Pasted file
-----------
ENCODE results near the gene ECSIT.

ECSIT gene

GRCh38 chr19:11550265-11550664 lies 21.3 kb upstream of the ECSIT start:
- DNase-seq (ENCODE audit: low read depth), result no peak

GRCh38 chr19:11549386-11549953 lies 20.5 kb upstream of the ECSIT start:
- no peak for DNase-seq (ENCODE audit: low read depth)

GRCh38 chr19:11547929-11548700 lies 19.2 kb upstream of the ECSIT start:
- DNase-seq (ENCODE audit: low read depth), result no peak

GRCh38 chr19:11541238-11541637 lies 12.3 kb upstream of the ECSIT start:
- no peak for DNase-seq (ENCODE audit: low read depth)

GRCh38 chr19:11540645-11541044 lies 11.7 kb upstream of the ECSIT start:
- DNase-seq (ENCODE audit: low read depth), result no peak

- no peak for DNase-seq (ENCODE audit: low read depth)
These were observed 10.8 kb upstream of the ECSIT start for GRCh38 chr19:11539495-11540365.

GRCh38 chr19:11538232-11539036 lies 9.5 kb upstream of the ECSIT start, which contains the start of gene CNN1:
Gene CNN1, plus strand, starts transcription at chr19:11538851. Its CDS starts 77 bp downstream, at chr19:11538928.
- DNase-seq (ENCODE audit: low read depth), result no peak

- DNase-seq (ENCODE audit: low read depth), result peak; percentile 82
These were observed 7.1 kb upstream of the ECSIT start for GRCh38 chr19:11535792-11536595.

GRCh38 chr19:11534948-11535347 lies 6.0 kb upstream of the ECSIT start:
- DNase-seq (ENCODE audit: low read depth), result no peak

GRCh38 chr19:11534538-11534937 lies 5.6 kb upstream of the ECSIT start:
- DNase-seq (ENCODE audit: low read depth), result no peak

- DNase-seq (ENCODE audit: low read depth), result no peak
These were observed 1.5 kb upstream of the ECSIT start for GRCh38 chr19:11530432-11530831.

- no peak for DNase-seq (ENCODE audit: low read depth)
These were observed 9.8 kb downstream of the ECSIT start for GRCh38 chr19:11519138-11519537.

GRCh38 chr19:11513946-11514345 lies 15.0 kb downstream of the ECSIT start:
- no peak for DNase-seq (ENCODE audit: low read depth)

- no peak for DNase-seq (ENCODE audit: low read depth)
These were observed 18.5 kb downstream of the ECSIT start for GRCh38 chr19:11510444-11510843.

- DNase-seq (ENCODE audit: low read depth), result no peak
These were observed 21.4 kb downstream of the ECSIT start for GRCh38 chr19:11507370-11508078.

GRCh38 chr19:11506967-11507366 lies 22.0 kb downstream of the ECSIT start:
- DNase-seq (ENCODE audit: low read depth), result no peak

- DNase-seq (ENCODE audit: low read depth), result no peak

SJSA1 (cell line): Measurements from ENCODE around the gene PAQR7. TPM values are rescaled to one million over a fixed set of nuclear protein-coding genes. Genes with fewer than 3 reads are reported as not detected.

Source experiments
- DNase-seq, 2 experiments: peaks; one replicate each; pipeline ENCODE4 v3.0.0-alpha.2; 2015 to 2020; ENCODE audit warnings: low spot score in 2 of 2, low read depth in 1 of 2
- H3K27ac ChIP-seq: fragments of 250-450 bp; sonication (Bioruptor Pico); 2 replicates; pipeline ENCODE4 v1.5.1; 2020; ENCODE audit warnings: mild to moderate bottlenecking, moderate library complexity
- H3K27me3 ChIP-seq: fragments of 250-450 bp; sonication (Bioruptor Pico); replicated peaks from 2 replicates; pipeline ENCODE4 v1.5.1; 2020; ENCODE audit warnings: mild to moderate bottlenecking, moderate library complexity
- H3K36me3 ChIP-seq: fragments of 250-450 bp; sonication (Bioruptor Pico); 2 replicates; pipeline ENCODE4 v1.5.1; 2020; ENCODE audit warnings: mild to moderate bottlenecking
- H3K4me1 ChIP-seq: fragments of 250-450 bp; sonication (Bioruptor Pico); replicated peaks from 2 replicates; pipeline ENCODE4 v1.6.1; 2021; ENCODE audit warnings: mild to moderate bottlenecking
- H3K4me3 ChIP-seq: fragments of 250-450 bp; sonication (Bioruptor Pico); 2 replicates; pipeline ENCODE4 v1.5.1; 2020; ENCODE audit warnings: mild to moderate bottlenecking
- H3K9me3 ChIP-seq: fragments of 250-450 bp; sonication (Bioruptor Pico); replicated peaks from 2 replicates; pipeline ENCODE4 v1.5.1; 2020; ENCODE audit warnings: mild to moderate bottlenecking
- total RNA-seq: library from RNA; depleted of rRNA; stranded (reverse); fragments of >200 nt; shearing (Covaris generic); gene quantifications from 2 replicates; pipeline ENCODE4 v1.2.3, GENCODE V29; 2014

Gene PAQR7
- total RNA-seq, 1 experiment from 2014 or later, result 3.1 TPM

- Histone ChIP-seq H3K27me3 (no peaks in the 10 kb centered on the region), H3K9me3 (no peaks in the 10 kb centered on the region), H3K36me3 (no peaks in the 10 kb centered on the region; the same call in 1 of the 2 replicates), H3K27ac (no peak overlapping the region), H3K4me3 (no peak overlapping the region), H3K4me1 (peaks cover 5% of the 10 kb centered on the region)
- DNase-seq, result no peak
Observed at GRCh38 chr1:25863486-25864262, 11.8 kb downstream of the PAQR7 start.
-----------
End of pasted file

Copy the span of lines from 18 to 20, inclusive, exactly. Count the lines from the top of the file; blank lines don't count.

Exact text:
- DNase-seq (ENCODE audit: low read depth), result peak; percentile 82
These were observed 7.1 kb upstream of the ECSIT start for GRCh38 chr19:11535792-11536595.

GRCh38 chr19:11534948-11535347 lies 6.0 kb upstream of the ECSIT start: